The contractor will provide their own ‘adversary’ jets to perform air-to-air combat training for the Royal Air Force.

Sound familiar? This is effectively a relaunch of the ASDOT programme. ASDOT would have seen British pilots trained against jets supplied by industry partners, however the contract was halted in 2019 with no winner selected. One of the selling points of the contract was that it would eliminate maintenance and storage costs of the aircraft used, with the MoD only paying for the time it worked with the aircraft.

Another plus would have been that the aircraft used would likely have been different to those operated by British pilots, providing experience of working with or against aircraft types not in use by British forces. You can read more about ASDOT here.

Anyway, here are the basics from the information notice published by the Ministry of Defence on the new programme.

“This notice is for the purpose of informing potential suppliers of the intended procurement of a medium to fast speed Operational Readiness Training (ORT) aerial support service, to include Air-to-Air, Target, Threat Simulation and Mission Augmentation training.

This is an urgent requirement for the RAF and the intention is to utilise the DSPCR Competitive Procedure with Negotiation, using the accelerated timescales.
Due to the security classification of this project, and in accordance with Reg 6(3A)(a) of DSPCR, any potential competition that follows this PIN will be limited to those suppliers that can provide the requirement with employees who are UK nationals.

We are looking to hear from companies that can commit to:

  • Delivery of an estimated 2400 flying hours (per annum) with a maximum of 4 simultaneous sortie rate and up to 12 sorties daily in a 15 hour flying window
  • CAA or MAA accreditation for the proposed aircraft and activities
  • Available to commence contract activities from a UK base within a 30 minute transit time to D323 North Sea training complex
  • Operations able to commence Summer 2022″

The value of the contract is expected to be £100 million.

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Josh P
Josh P
9 days ago

This seems like the perfect capability to set up multinationally. I wonder if the government has considered establishing a NATO adversary combat training facility? This would potentially mean access to a wider array of opposing platforms, cost efficiencies at scale, and ability to learn lessons from allies.

James Fennell
James Fennell
9 days ago
Reply to  Josh P

They need to be UK based to support the UK ranges and training areas. The Canadian Discovery fleet are also used by Germany, I believe..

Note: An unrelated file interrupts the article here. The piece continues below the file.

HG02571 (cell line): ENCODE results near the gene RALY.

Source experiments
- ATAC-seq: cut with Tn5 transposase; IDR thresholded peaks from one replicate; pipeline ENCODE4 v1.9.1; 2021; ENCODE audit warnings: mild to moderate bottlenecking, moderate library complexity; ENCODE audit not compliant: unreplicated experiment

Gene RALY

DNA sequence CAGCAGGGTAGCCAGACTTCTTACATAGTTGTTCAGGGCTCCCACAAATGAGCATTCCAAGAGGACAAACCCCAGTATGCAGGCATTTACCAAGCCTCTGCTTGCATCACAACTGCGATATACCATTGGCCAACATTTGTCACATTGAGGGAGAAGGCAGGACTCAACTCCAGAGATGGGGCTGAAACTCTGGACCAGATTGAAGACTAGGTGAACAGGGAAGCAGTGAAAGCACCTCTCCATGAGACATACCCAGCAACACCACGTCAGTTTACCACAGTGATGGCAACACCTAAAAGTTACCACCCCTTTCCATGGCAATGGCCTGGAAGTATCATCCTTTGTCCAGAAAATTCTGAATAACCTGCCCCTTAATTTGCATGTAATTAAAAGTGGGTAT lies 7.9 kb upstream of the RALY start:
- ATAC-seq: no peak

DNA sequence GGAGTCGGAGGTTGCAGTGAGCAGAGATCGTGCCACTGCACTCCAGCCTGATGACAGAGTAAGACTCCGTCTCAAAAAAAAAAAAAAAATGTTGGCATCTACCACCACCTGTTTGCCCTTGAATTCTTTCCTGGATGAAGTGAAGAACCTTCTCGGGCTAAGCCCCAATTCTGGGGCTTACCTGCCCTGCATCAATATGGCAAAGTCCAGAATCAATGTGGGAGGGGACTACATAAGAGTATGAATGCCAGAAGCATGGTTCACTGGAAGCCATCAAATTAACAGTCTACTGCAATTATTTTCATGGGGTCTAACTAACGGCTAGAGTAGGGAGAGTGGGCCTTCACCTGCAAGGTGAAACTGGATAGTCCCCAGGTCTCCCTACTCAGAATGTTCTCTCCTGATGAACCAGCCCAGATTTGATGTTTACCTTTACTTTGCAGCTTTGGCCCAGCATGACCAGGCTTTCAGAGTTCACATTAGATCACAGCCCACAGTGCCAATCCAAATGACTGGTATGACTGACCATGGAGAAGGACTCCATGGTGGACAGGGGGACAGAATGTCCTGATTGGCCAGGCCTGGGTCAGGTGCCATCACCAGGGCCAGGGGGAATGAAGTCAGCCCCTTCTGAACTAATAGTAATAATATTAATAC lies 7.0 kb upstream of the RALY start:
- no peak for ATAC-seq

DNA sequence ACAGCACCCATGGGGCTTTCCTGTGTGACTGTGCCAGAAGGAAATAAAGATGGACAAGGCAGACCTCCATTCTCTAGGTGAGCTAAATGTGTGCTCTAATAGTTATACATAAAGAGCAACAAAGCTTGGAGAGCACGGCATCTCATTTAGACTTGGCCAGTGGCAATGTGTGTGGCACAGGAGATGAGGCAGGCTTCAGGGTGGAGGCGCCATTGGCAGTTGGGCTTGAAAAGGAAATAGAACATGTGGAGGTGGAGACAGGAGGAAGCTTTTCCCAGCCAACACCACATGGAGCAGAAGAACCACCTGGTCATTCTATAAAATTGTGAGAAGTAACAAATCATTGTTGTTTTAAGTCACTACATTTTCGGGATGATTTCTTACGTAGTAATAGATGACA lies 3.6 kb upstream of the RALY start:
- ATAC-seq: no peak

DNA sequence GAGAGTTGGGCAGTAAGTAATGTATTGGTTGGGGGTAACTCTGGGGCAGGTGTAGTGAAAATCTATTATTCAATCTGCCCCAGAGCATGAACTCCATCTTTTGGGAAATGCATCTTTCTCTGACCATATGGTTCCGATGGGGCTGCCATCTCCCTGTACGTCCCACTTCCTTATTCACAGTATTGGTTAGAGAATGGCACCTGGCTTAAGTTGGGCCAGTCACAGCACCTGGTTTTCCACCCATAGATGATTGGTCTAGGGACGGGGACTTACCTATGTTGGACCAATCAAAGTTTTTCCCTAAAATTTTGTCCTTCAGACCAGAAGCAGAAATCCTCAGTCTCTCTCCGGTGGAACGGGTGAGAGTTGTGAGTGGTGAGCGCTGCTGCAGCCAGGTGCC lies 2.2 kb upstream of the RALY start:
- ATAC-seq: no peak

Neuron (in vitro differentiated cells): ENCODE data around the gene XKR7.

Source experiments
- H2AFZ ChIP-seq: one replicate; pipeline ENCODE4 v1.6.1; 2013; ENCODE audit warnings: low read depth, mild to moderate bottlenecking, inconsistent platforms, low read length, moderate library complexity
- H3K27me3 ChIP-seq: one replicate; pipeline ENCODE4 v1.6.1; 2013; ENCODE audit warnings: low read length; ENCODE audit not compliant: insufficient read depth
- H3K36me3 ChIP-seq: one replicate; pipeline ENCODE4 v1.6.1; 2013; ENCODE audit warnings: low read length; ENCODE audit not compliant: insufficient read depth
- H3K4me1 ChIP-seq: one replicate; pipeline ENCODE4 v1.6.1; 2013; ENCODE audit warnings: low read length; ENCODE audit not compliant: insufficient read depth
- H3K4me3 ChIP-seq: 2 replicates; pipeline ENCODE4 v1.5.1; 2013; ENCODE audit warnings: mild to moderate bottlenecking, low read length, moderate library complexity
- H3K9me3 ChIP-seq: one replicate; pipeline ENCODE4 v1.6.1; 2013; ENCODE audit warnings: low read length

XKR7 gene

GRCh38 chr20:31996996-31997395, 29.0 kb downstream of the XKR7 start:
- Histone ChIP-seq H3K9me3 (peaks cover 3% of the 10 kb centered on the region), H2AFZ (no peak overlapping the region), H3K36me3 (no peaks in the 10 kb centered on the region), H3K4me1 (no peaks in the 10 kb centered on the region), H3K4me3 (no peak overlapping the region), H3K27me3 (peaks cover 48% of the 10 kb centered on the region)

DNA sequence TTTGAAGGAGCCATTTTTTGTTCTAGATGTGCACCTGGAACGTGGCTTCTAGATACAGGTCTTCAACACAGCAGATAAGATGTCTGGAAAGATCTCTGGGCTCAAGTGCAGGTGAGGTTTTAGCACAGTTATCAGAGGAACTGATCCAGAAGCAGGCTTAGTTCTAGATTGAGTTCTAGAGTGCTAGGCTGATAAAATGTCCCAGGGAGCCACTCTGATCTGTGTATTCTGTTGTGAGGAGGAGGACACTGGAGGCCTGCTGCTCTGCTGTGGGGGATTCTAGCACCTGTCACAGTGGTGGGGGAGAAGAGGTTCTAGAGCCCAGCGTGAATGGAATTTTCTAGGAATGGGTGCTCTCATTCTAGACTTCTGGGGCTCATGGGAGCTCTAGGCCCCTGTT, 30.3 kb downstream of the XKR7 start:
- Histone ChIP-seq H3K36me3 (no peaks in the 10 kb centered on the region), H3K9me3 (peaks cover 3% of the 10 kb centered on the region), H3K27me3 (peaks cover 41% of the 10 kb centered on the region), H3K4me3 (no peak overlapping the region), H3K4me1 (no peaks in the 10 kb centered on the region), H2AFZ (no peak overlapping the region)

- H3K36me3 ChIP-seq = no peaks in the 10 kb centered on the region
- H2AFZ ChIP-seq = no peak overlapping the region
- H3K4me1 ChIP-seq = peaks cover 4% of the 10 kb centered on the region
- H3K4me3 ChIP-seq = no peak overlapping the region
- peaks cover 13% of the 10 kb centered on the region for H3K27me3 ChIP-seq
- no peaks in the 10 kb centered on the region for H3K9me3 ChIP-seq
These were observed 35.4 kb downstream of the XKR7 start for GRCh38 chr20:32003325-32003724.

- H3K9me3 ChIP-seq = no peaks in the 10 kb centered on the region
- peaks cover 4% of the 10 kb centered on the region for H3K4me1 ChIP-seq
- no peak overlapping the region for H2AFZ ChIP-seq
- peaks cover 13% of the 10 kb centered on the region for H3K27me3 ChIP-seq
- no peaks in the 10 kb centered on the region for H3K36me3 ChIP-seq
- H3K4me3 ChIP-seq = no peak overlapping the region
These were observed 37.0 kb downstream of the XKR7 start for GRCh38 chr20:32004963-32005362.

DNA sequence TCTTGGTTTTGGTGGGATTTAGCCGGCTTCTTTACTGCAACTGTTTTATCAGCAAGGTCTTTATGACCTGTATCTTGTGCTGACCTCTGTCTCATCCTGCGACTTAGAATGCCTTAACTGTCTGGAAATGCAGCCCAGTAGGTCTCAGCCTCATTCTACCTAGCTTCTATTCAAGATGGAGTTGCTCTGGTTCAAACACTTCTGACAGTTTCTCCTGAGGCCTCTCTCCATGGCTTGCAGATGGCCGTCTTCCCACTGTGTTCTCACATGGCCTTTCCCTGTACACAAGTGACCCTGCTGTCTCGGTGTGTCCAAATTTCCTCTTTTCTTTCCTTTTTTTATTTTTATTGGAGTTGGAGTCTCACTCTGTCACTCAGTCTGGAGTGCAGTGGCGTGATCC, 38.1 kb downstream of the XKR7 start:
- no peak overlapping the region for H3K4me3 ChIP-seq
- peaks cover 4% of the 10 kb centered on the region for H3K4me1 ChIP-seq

Last edited 9 days ago by James Fennell
Pete
Pete
9 days ago
Reply to  James Fennell

Would make perfect sense to be a shared international capability with higher utilisation across multiple airforces. …Albeit with capability to fwd deploy to different bases / training regions….as the hawks did in 2020 for Joint Warrior

mikeym
mikeym
8 days ago
Reply to  James Fennell

It’s the “Top Aces” group wiht a fleet of Alpha Jets, A-4s, F-16s. they are training the Germans, the USAF, RCAF

Paul T
Paul T
8 days ago
Reply to  Josh P
MarkT
MarkT
9 days ago

I wonder if there will be a similar contract for the RN? I had hoped ASDOT would see civilian fast jets operating alongside the Falcon 20’s at Bournemouth. I guess if Draken win this new contract they would operate out of Teeside, Bournemouth i guess is a bit too far south 🙁

James Fennell
James Fennell
9 days ago
Reply to  MarkT

I think it is for both RAF and RN.

expat
expat
9 days ago
Reply to  MarkT

I thought Draken also operate out of Bournemouth?

MarkT
MarkT
9 days ago
Reply to  expat

They do, but I believe their work is mainly for the RN in the channel, Draken also have jets up north. I’m not sure that Bournemouth will be within the 30 transit time to the training area mentioned.

Expat
Expat
9 days ago
Reply to  MarkT

Do you know where they’ll operate the F16s they’re acquiring?

Challenger
Challenger
9 days ago

ASDOT to aggressor Typhoons and now back to something ASDOT shaped again. Maybe it wouldn’t be so urgent if the MoD didn’t decide to ditch its existing Hawks and Typhoons first and then realise they still need to plug the gap!

Nigel Collins
Nigel Collins
9 days ago
Reply to  Challenger

Agreed and not before 2035 in my opinion particularly for Typhoon T1’s. Hopefully, Tempest will be up and running by then.

“Pointing to the aggressive schedule of the FCAS venture, he notes: “We need to maintain pace with our adversaries – we struggle to do that at the moment.”

https://www.flightglobal.com/defence/new-mindset-the-key-to-tempest-success-partners-say/145584.article

Last edited 9 days ago by Nigel Collins
James Fennell
James Fennell
9 days ago
Reply to  Nigel Collins

This kind of dithering costs us dearly not just financially, but in lost time and capability. Its this kind of indecision that led to us failing to recapitalise our vehicle fleet. Trying to hang onto tranche 1 Typhoons of marginal usefulness, which use up urgently needed fast jet pilots and are costly to operate as aggressors – is not the way forward – I imagine the RAF were told to divest old and expensive to operate fleets of legacy platforms and invest in the next generation – it seems to be a theme across the services post IR. Without Typhoon… Read more »